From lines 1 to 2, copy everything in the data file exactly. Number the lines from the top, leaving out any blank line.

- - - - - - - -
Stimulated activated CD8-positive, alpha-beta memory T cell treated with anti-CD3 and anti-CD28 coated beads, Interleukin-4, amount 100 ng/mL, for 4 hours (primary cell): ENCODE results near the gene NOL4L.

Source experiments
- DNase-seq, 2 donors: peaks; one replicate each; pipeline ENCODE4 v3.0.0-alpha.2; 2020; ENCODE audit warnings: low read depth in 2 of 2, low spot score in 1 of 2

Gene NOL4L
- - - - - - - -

Stimulated activated CD8-positive, alpha-beta memory T cell treated with anti-CD3 and anti-CD28 coated beads, Interleukin-4, amount 100 ng/mL, for 4 hours (primary cell): ENCODE results near the gene NOL4L.

Source experiments